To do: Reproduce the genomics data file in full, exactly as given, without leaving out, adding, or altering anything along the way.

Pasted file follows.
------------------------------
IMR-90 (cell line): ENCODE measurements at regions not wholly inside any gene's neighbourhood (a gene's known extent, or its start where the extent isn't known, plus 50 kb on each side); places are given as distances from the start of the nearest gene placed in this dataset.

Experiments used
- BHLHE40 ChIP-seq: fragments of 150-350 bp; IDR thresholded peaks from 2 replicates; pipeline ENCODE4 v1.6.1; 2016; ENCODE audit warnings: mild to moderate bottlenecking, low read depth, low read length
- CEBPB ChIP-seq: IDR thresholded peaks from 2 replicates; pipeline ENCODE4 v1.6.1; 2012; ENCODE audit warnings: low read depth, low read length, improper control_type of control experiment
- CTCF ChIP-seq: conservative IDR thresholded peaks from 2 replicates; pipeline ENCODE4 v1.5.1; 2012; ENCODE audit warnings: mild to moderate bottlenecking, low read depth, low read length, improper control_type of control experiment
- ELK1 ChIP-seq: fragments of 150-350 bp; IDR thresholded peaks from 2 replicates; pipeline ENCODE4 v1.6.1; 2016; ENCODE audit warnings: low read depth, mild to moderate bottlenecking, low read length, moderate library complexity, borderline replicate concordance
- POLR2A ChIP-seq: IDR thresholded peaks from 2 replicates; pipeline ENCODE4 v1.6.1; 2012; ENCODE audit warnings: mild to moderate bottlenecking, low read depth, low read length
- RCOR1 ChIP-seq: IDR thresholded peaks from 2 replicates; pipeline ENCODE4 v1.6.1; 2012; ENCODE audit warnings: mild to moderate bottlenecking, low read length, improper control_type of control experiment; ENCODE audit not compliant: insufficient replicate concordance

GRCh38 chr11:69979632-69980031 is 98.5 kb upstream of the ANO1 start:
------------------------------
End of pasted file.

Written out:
IMR-90 (cell line): ENCODE measurements at regions not wholly inside any gene's neighbourhood (a gene's known extent, or its start where the extent isn't known, plus 50 kb on each side); places are given as distances from the start of the nearest gene placed in this dataset.

Experiments used
- BHLHE40 ChIP-seq: fragments of 150-350 bp; IDR thresholded peaks from 2 replicates; pipeline ENCODE4 v1.6.1; 2016; ENCODE audit warnings: mild to moderate bottlenecking, low read depth, low read length
- CEBPB ChIP-seq: IDR thresholded peaks from 2 replicates; pipeline ENCODE4 v1.6.1; 2012; ENCODE audit warnings: low read depth, low read length, improper control_type of control experiment
- CTCF ChIP-seq: conservative IDR thresholded peaks from 2 replicates; pipeline ENCODE4 v1.5.1; 2012; ENCODE audit warnings: mild to moderate bottlenecking, low read depth, low read length, improper control_type of control experiment
- ELK1 ChIP-seq: fragments of 150-350 bp; IDR thresholded peaks from 2 replicates; pipeline ENCODE4 v1.6.1; 2016; ENCODE audit warnings: low read depth, mild to moderate bottlenecking, low read length, moderate library complexity, borderline replicate concordance
- POLR2A ChIP-seq: IDR thresholded peaks from 2 replicates; pipeline ENCODE4 v1.6.1; 2012; ENCODE audit warnings: mild to moderate bottlenecking, low read depth, low read length
- RCOR1 ChIP-seq: IDR thresholded peaks from 2 replicates; pipeline ENCODE4 v1.6.1; 2012; ENCODE audit warnings: mild to moderate bottlenecking, low read length, improper control_type of control experiment; ENCODE audit not compliant: insufficient replicate concordance

GRCh38 chr11:69979632-69980031 is 98.5 kb upstream of the ANO1 start: